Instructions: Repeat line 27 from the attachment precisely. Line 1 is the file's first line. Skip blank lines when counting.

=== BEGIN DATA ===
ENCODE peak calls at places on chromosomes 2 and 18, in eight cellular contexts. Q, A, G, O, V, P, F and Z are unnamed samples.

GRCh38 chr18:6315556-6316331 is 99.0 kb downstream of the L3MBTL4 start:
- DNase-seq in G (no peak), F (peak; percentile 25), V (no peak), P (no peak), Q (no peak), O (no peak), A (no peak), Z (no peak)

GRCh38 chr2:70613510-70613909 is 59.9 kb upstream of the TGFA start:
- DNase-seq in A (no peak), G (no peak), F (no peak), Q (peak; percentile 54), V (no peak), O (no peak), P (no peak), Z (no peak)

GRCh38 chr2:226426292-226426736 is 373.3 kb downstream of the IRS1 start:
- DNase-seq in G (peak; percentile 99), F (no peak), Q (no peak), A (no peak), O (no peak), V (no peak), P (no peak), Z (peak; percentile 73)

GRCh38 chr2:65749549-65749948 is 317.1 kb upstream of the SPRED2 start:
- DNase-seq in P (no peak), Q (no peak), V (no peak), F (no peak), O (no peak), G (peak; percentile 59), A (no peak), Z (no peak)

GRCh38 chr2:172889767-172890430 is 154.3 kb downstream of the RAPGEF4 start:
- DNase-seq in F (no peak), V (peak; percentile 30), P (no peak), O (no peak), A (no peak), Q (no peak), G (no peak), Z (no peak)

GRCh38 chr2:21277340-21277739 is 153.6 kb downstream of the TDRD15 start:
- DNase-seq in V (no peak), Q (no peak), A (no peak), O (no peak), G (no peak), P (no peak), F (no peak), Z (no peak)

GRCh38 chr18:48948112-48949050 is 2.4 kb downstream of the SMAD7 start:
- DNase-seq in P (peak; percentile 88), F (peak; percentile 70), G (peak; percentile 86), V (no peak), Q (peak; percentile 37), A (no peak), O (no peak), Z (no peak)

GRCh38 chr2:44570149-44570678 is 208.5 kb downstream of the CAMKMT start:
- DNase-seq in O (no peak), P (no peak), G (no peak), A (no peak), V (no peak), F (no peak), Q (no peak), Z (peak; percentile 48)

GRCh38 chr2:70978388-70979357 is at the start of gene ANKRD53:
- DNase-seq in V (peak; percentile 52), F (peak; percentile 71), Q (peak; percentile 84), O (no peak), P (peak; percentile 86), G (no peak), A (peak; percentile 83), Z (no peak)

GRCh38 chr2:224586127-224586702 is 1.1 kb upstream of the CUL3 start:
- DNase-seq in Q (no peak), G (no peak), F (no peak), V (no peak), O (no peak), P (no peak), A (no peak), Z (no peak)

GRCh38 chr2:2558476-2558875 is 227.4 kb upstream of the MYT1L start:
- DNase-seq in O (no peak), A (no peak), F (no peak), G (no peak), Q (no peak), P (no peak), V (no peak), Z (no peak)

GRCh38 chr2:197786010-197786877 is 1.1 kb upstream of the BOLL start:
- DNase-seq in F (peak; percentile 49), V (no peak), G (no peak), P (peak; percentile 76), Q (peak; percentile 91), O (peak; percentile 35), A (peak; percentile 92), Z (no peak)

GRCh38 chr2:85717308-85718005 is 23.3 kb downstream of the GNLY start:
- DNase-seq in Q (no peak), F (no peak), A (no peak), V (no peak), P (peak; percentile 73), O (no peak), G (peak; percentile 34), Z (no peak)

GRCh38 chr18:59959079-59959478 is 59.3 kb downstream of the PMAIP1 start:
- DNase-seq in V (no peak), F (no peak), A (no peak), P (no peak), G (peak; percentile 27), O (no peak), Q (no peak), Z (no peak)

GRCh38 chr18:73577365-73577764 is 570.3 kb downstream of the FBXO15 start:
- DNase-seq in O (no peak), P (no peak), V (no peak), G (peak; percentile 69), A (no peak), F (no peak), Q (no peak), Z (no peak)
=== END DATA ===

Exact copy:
- DNase-seq in Q (no peak), F (no peak), A (no peak), V (no peak), P (peak; percentile 73), O (no peak), G (peak; percentile 34), Z (no peak)